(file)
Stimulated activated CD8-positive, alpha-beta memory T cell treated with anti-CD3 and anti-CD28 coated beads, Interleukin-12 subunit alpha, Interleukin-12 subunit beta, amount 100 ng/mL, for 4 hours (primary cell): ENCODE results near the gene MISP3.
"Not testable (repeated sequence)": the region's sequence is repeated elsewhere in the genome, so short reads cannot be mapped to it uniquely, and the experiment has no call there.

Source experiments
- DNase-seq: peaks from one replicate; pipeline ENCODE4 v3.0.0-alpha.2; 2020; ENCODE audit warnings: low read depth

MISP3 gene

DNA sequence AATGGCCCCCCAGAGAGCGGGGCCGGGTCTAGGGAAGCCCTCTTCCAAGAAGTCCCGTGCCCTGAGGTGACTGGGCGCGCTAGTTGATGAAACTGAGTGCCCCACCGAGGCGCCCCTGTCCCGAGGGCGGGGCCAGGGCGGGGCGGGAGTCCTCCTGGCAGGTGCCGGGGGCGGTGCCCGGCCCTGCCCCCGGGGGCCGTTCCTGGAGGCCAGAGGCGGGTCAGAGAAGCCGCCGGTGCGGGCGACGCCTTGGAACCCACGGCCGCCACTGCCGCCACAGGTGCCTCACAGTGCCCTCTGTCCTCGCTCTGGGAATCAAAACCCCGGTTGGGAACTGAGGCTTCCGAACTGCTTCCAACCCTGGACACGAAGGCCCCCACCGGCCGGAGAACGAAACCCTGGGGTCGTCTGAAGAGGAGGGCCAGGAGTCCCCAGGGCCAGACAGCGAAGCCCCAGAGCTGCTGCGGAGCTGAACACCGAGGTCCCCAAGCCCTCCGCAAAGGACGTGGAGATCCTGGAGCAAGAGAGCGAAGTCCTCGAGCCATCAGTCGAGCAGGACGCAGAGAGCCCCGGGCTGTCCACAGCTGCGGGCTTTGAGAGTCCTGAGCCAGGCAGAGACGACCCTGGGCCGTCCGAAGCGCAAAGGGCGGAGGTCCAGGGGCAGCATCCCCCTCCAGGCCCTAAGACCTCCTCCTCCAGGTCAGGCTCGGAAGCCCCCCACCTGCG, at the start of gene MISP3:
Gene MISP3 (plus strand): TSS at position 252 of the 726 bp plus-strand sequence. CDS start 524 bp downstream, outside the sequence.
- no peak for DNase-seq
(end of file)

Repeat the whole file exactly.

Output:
Stimulated activated CD8-positive, alpha-beta memory T cell treated with anti-CD3 and anti-CD28 coated beads, Interleukin-12 subunit alpha, Interleukin-12 subunit beta, amount 100 ng/mL, for 4 hours (primary cell): ENCODE results near the gene MISP3.
"Not testable (repeated sequence)": the region's sequence is repeated elsewhere in the genome, so short reads cannot be mapped to it uniquely, and the experiment has no call there.

Source experiments
- DNase-seq: peaks from one replicate; pipeline ENCODE4 v3.0.0-alpha.2; 2020; ENCODE audit warnings: low read depth

MISP3 gene

DNA sequence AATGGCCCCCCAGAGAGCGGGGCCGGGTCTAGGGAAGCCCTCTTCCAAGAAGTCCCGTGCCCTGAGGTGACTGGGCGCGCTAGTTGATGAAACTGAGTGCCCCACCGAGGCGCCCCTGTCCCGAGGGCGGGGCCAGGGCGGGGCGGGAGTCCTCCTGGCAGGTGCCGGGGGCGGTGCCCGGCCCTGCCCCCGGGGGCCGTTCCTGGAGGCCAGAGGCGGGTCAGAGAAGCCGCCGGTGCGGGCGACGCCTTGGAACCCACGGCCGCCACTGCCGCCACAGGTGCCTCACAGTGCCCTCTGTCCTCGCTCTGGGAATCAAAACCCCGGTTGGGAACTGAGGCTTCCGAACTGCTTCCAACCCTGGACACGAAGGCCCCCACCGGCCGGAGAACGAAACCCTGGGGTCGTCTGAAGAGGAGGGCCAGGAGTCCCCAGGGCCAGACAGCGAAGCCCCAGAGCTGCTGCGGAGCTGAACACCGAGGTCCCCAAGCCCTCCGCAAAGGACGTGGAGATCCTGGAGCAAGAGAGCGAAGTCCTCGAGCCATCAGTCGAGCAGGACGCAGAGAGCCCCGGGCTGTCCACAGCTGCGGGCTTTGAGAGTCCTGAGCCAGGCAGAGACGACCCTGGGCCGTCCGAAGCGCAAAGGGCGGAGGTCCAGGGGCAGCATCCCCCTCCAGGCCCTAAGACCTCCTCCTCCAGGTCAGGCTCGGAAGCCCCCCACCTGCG, at the start of gene MISP3:
Gene MISP3 (plus strand): TSS at position 252 of the 726 bp plus-strand sequence. CDS start 524 bp downstream, outside the sequence.
- no peak for DNase-seq